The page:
How ALL is diagnosed
Usually you will see your GP, who will examine you and take a blood test. If the results of the test are abnormal in any way, your GP or a haematologist from the local hospital will contact you.
A haematologist is a doctor who specialises in the treatment of blood problems. They will arrange for you to be seen quickly at the hospital for further tests and treatment.
You may have some of the following tests.
Most people with ALL are referred for treatment at a specialist haematology unit in the hospital. The haematologist will ask you about your general health and any previous medical problems before examining you and doing a blood test to check the numbers of all the different types of blood cell.
If the blood test shows that leukaemia cells are present, the haematologist will want to take a sample of your bone marrow. This is the most important test, because it finds out the exact type of leukaemia you have and provides information that the doctors need to plan the best treatment for you.
Bone marrow sample/biopsy
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A small sample of bone marrow is taken from the back of the hip bone (pelvis) or occasionally the breast bone (sternum). It’s looked at under a microscope to see if it contains any abnormal white blood cells. A haematologist can tell which type of leukaemia it is by identifying the type of abnormal white cell. Other tests will be carried out on the bone marrow sample to help confirm the diagnosis.
Before the bone marrow sample is taken, you’ll be given a local anaesthetic injection to numb the area. A thin needle is then passed through the skin into the bone. A small sample of the bone marrow is drawn into a syringe to be examined under a microscope. The procedure can be done on the ward or in the outpatients department, and takes about 15-20 minutes.
It can be uncomfortable when the marrow is drawn into the syringe, but this should only last for a short time. You may be offered a short-acting sedative to reduce any pain or discomfort during the test.
Sometimes a small core of marrow is needed (a trephine biopsy), and this procedure takes a few minutes longer.
A special type of needle, which is thicker than the one used to take a sample, is passed through the skin into the bone marrow. The doctor will push the biopsy needle in, turning it back and forth. When the needle is withdrawn it will contain a 1-2cm core of bone marrow.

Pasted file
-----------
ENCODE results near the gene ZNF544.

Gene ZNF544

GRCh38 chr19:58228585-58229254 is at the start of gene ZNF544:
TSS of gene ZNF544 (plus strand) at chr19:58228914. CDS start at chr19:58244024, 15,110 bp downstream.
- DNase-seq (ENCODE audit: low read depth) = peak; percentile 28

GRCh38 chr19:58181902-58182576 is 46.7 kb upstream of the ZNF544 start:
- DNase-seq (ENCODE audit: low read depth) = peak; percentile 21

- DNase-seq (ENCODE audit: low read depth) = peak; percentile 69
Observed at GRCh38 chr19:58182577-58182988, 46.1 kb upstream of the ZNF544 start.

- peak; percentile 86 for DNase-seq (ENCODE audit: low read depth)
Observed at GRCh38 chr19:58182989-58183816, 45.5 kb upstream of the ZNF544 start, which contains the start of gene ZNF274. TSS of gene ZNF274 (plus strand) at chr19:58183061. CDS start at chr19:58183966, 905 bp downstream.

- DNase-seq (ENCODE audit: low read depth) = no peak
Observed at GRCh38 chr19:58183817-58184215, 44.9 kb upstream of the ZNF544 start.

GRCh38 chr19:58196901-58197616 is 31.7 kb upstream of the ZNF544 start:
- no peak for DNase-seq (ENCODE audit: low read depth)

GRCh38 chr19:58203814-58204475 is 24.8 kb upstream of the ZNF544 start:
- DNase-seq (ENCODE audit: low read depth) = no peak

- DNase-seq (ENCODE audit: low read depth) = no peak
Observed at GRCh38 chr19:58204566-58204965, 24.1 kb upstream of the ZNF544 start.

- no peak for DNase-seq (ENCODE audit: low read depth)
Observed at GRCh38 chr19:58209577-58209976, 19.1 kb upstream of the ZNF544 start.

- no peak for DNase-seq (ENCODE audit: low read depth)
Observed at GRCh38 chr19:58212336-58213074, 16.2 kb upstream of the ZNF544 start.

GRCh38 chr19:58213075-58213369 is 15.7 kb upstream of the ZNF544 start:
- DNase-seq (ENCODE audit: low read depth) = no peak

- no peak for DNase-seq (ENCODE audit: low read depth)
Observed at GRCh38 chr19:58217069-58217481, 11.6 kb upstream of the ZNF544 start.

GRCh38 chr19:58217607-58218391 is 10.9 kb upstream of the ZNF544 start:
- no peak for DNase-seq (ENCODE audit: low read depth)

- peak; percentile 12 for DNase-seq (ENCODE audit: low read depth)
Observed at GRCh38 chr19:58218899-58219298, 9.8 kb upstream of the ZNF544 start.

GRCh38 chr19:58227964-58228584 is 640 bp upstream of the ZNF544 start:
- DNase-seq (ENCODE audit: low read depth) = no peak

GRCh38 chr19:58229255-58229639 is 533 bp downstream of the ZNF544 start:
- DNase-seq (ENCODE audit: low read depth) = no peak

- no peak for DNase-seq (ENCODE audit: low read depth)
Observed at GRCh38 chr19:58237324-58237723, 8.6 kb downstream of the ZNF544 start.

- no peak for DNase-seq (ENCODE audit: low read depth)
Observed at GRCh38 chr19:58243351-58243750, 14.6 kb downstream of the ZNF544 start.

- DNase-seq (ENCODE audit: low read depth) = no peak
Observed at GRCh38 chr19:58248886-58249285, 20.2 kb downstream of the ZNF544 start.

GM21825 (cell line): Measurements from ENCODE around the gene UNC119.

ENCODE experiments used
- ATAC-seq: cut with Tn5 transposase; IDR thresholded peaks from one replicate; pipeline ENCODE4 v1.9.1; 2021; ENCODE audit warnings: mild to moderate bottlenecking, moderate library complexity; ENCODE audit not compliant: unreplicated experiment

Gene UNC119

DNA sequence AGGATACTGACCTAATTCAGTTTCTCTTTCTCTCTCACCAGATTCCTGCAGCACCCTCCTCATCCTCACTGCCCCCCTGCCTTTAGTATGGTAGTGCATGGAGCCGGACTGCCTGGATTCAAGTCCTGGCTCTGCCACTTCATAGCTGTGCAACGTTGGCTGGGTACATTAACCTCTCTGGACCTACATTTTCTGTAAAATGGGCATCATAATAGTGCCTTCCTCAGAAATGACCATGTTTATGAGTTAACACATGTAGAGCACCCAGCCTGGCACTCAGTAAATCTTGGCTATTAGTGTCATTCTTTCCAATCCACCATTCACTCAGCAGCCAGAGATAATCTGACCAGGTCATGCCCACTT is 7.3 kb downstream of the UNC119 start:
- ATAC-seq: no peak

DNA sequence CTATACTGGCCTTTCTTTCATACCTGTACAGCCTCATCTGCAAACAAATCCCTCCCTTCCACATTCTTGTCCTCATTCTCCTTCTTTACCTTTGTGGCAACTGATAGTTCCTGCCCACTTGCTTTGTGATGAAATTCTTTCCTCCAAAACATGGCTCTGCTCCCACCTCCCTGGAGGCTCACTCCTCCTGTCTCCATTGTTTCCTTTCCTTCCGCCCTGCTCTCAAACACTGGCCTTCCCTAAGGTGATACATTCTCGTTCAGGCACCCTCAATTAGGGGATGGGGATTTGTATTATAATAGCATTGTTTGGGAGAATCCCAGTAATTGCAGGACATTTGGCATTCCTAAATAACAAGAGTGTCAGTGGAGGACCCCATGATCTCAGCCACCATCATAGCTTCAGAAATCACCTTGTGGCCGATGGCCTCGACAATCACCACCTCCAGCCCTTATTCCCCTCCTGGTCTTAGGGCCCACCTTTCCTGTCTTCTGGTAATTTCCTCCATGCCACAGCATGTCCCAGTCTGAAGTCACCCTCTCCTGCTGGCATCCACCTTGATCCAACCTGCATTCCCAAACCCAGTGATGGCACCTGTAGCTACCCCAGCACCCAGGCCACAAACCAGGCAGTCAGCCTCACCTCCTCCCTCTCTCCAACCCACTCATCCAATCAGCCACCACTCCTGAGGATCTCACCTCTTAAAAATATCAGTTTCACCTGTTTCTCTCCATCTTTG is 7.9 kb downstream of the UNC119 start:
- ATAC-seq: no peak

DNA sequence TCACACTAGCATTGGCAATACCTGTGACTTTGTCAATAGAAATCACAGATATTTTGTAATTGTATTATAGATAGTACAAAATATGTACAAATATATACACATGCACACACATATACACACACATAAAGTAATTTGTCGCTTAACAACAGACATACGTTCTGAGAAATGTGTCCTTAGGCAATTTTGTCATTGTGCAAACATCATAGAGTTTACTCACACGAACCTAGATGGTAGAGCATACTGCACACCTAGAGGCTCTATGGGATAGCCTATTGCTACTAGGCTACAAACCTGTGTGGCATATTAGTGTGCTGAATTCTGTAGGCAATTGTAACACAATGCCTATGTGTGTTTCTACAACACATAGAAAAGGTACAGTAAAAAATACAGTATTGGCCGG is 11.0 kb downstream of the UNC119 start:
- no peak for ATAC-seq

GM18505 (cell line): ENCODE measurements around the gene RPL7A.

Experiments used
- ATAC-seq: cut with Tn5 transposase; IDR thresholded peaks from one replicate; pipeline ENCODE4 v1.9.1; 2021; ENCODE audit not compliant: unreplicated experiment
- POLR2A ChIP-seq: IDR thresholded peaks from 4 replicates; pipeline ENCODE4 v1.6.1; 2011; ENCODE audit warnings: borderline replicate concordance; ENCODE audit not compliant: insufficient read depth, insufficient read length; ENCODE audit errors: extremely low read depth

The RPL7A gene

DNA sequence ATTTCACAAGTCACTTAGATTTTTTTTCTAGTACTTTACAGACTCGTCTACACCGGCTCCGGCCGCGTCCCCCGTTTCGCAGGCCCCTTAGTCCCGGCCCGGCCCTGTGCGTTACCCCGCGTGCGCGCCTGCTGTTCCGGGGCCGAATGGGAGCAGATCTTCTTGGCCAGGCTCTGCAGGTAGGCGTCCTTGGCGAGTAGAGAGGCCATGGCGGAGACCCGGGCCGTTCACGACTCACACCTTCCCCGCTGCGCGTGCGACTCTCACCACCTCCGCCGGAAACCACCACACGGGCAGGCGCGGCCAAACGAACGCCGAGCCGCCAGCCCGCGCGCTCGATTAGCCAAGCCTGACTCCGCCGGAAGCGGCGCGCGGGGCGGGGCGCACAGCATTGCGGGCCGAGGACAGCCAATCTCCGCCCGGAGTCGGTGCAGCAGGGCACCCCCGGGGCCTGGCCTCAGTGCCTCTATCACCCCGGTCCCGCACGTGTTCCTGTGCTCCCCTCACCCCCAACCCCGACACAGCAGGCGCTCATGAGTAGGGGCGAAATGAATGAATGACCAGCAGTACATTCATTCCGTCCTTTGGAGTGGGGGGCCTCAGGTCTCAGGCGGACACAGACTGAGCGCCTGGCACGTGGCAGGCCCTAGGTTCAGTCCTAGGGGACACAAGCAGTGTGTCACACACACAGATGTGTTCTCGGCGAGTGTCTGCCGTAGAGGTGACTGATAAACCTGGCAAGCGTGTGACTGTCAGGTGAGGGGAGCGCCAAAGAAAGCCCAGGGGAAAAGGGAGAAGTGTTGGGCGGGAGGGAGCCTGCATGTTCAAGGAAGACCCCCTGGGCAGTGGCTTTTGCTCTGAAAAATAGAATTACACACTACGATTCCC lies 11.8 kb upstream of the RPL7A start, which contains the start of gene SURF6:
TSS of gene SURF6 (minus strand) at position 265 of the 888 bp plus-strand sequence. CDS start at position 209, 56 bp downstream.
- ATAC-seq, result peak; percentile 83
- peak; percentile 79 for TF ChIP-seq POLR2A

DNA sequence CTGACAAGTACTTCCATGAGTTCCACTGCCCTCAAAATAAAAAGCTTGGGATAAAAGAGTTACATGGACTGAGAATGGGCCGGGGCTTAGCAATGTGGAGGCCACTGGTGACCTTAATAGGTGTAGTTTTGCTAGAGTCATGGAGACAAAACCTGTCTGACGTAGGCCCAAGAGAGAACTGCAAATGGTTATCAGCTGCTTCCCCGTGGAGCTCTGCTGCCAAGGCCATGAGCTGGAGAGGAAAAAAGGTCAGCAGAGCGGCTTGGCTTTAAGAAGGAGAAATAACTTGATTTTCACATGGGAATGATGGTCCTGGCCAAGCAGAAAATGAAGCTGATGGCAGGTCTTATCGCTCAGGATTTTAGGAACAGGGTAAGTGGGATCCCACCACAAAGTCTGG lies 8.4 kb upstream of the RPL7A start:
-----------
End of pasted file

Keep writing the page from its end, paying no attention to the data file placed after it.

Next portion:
You may feel bruised after having a sample of bone marrow taken, and have an ache for a few days. This can be eased with mild painkillers.
Each cell in the body contains chromosomes, which are made up of genes. The genes control all the activities of the cell.
In leukaemia there are often changes in the structure of the chromosomes within the leukaemic cells, but not within the normal cells of the body.
The tests on the blood and bone marrow sample will include a chromosome analysis to look for any particular changes in the chromosomes. Different types of leukaemia are associated with particular genetic changes.
These tests are known as cytogenetic tests. They can help your doctor decide the best treatment for you and predict how well you may respond to that treatment.
Another test on the blood or bone marrow sample will show which type of lymphocyte has become cancerous. This test is called immunophenotyping and can tell the doctors whether the leukaemia developed from B-lymphocytes or T-lymphocytes. Knowing which type of lymphocyte is affected helps the doctors plan the most appropriate treatment.
This is taken to check for any sign of swollen lymph glands in the chest.
A small sample of the fluid that surrounds your brain and spinal cord is taken to check for leukaemia cells. Your doctor uses a local anaesthetic to numb the lower part of your back and then passes a needle gently into the spine to draw off a tiny sample of the fluid.
Having a lumbar puncture may be uncomfortable, but it only takes a few minutes. Some people may have a headache afterwards. If this happens let your doctor know so that they can prescribe painkillers for you. You may need to lie flat for a few hours afterwards. We have more information about having a lumbar puncture.
Scans - such as a CT, MRI or ultrasound scan - may be done to find out if the leukaemia has spread to other parts of your body. Your doctor or specialist nurse can tell you about any scans that may be necessary.
It will probably take several days for the results of your tests to be ready, and this waiting period will obviously be an anxious time for you. It may help if you talk things over with a relative or close friend. You can also contact our cancer support specialists.